The F trains used to be newer ones. They had long blue seats and consistent air-conditioning and digital signs with the stops coming up. But for the last month they've always been the old kind, with staggered and angled orange and yellow seats that fit smaller bodies than the blue-seaters did. The A/C goes on and off without reason, and the trains are darker, in a depressing way. They have less-convenient bars to hang onto and the PA systems aren't automated nor effective, so you can never hear the conductor. And there's no indication inside the train of which stops it will go to.

On good days, maybe a few times a week if I'm lucky, I'll squeeze into a seat. Never a good or convenient one and it's never comfortable, but it's better than standing on aching feet and moving my backpack around when others shove past me the whole ride. Though my neck is always in pain from looking down at my phone, I read using my Kindle app while I'm seated, and sometimes the commute goes by quickly. (It *never* goes by fast while standing.)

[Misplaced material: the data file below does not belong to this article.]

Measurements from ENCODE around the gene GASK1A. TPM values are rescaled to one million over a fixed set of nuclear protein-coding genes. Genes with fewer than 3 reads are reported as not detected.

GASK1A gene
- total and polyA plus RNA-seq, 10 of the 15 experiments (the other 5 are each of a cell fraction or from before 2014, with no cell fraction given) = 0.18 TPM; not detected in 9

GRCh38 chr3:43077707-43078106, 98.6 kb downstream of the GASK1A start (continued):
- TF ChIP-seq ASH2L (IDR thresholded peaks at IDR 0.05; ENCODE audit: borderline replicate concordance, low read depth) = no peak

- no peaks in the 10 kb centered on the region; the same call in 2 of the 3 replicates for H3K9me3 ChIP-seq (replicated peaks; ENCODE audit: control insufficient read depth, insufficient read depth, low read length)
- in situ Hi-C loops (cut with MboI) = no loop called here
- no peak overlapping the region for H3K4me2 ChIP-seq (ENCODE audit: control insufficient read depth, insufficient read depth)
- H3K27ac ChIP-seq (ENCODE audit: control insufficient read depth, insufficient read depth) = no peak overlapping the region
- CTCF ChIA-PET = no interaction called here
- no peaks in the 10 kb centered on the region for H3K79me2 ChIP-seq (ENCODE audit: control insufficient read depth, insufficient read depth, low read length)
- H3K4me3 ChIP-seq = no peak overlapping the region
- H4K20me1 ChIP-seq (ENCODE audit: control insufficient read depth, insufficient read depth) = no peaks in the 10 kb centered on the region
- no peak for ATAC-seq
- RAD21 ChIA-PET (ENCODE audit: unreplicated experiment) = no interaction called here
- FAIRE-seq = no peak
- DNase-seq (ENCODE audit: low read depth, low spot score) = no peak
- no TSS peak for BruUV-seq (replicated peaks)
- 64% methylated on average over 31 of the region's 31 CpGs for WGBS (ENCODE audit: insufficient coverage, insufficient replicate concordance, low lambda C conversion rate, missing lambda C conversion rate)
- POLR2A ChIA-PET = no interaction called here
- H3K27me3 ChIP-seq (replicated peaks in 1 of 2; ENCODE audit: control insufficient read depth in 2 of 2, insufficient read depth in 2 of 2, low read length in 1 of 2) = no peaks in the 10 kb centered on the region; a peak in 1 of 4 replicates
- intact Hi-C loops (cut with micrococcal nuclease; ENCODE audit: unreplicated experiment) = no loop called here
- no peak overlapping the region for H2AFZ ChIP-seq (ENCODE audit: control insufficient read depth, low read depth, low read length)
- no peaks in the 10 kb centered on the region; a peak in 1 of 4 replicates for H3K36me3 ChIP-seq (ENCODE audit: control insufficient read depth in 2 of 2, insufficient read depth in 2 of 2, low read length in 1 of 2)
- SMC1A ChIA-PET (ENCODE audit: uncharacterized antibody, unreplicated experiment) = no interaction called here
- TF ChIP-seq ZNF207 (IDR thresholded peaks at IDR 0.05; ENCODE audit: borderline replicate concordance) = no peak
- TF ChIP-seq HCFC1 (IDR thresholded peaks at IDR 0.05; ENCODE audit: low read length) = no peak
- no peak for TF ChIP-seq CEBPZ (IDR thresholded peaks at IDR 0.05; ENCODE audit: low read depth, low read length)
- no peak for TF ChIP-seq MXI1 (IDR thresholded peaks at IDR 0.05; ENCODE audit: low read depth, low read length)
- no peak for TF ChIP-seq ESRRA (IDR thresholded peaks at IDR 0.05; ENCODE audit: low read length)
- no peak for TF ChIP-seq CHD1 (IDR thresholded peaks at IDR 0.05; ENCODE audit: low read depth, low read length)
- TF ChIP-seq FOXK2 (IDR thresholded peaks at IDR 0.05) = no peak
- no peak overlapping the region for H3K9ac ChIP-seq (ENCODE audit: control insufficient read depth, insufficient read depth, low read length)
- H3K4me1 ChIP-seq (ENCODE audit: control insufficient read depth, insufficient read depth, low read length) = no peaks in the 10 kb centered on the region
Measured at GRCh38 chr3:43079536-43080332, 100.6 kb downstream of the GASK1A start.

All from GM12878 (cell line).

The F train goes for 13 stops before 3/4 of us empty into the Broadway/Lafayette station and hundreds of people cram onto the escalator to take us up to the uptown 6 train. It's really ridiculous to see this massive crush of humans waiting like lemmings to get on the narrow escalator. Taking the stairs means backtracking, and it always takes longer--even when the line for the escalator is longer than usual because a train on the opposite track has just dumped its riders.